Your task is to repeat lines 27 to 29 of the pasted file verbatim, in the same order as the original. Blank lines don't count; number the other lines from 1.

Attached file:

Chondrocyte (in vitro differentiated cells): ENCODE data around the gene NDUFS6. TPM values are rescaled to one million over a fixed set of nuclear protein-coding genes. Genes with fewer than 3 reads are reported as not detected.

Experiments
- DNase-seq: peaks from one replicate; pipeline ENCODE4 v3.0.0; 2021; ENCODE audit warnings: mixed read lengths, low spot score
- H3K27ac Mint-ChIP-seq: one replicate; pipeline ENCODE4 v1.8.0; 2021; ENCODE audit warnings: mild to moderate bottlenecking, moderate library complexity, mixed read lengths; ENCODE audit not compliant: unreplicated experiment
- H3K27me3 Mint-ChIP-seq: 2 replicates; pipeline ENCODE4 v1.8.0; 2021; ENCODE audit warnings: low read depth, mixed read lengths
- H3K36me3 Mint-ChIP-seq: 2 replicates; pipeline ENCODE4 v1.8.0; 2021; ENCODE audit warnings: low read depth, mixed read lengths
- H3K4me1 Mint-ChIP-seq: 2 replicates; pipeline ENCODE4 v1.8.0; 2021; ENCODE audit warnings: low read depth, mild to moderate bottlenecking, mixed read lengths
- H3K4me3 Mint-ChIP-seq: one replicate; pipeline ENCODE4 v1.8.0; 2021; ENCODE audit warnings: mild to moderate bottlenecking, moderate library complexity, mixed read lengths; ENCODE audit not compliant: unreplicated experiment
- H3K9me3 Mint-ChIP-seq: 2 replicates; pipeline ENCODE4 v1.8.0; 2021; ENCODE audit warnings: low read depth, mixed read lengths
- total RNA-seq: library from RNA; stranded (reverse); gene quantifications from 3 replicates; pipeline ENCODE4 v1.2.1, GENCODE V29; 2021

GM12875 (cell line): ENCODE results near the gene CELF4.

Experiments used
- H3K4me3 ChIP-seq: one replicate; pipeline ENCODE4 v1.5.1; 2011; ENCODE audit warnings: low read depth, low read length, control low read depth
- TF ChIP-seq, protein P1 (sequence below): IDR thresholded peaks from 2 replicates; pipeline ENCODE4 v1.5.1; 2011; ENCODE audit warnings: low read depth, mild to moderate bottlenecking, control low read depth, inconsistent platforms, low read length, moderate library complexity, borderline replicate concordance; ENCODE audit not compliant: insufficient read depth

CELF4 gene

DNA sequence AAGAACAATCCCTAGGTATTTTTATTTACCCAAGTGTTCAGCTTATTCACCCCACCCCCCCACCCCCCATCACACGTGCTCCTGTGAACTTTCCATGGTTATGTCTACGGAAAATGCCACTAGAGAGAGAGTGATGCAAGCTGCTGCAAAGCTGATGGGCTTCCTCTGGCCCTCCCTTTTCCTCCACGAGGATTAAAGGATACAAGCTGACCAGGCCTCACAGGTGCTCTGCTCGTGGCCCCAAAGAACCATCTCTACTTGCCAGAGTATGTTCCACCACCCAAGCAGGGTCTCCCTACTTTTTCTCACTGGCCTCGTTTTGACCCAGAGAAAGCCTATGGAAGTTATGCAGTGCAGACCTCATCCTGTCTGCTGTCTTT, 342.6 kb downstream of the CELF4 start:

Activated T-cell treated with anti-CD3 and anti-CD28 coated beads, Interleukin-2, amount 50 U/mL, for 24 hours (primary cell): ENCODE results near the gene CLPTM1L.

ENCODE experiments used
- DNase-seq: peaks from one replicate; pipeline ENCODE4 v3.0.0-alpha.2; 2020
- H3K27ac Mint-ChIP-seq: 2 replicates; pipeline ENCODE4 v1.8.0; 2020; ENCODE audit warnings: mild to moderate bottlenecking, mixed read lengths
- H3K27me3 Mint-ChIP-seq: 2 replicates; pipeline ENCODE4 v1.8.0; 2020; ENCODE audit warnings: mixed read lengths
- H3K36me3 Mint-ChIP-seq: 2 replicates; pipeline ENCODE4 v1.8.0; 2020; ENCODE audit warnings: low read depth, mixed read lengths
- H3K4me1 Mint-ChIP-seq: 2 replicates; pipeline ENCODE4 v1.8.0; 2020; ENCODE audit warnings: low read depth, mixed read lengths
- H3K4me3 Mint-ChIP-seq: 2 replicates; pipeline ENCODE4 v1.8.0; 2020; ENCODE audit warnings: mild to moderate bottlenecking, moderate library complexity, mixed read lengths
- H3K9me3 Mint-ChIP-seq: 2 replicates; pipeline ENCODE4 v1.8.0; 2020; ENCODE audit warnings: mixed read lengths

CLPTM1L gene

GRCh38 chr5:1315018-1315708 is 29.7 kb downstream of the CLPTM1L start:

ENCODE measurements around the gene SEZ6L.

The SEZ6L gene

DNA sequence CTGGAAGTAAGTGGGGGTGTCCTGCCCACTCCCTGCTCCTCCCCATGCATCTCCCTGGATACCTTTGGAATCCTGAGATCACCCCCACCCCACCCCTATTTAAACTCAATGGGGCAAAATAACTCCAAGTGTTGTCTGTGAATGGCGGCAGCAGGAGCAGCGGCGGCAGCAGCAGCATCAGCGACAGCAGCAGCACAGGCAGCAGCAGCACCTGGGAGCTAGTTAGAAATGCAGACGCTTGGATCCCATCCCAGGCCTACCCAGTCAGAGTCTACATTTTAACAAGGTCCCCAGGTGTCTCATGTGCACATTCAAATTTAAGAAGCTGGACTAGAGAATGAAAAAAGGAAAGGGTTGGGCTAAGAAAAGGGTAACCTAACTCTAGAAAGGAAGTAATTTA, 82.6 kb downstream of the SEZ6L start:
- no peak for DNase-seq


GRCh38 chr5:1315018-1315708 is 29.7 kb downstream of the CLPTM1L start:

ENCODE measurements around the gene SEZ6L.

The SEZ6L gene